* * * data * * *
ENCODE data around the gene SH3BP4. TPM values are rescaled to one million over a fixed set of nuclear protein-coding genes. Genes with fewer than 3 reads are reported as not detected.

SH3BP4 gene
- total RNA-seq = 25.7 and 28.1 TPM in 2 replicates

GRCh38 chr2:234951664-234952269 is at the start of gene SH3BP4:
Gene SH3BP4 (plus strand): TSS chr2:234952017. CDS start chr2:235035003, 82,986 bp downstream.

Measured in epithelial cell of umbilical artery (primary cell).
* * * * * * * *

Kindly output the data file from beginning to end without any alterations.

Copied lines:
ENCODE data around the gene SH3BP4. TPM values are rescaled to one million over a fixed set of nuclear protein-coding genes. Genes with fewer than 3 reads are reported as not detected.

SH3BP4 gene
- total RNA-seq = 25.7 and 28.1 TPM in 2 replicates

GRCh38 chr2:234951664-234952269 is at the start of gene SH3BP4:
Gene SH3BP4 (plus strand): TSS chr2:234952017. CDS start chr2:235035003, 82,986 bp downstream.

Measured in epithelial cell of umbilical artery (primary cell).